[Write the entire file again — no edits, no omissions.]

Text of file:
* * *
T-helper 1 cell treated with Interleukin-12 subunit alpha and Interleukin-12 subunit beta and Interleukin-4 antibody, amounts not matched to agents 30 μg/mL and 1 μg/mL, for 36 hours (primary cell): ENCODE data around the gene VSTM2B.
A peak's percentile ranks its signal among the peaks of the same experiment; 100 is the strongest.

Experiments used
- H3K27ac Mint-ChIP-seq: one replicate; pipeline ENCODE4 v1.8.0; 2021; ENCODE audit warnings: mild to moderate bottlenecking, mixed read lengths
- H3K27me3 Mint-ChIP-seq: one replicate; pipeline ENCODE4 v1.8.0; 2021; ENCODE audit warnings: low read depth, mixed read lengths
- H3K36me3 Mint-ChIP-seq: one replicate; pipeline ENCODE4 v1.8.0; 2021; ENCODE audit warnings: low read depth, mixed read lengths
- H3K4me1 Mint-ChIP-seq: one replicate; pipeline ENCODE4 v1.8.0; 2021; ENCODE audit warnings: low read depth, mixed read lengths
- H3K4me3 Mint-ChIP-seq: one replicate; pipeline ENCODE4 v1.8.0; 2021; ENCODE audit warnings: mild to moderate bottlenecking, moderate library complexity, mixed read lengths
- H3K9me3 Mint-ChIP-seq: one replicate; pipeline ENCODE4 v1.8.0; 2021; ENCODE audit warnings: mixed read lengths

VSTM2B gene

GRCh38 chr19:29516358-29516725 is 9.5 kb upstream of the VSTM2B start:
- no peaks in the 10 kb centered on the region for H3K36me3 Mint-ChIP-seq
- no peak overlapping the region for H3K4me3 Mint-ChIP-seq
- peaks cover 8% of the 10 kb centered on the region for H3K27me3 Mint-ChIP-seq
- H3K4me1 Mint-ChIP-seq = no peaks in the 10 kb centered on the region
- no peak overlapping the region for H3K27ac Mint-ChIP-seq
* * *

T-helper 1 cell treated with Interleukin-12 subunit alpha and Interleukin-12 subunit beta and Interleukin-4 antibody, amounts not matched to agents 30 μg/mL and 1 μg/mL, for 36 hours (primary cell): ENCODE data around the gene VSTM2B.
A peak's percentile ranks its signal among the peaks of the same experiment; 100 is the strongest.

Experiments used
- H3K27ac Mint-ChIP-seq: one replicate; pipeline ENCODE4 v1.8.0; 2021; ENCODE audit warnings: mild to moderate bottlenecking, mixed read lengths
- H3K27me3 Mint-ChIP-seq: one replicate; pipeline ENCODE4 v1.8.0; 2021; ENCODE audit warnings: low read depth, mixed read lengths
- H3K36me3 Mint-ChIP-seq: one replicate; pipeline ENCODE4 v1.8.0; 2021; ENCODE audit warnings: low read depth, mixed read lengths
- H3K4me1 Mint-ChIP-seq: one replicate; pipeline ENCODE4 v1.8.0; 2021; ENCODE audit warnings: low read depth, mixed read lengths
- H3K4me3 Mint-ChIP-seq: one replicate; pipeline ENCODE4 v1.8.0; 2021; ENCODE audit warnings: mild to moderate bottlenecking, moderate library complexity, mixed read lengths
- H3K9me3 Mint-ChIP-seq: one replicate; pipeline ENCODE4 v1.8.0; 2021; ENCODE audit warnings: mixed read lengths

VSTM2B gene

GRCh38 chr19:29516358-29516725 is 9.5 kb upstream of the VSTM2B start:
- no peaks in the 10 kb centered on the region for H3K36me3 Mint-ChIP-seq
- no peak overlapping the region for H3K4me3 Mint-ChIP-seq
- peaks cover 8% of the 10 kb centered on the region for H3K27me3 Mint-ChIP-seq
- H3K4me1 Mint-ChIP-seq = no peaks in the 10 kb centered on the region
- no peak overlapping the region for H3K27ac Mint-ChIP-seq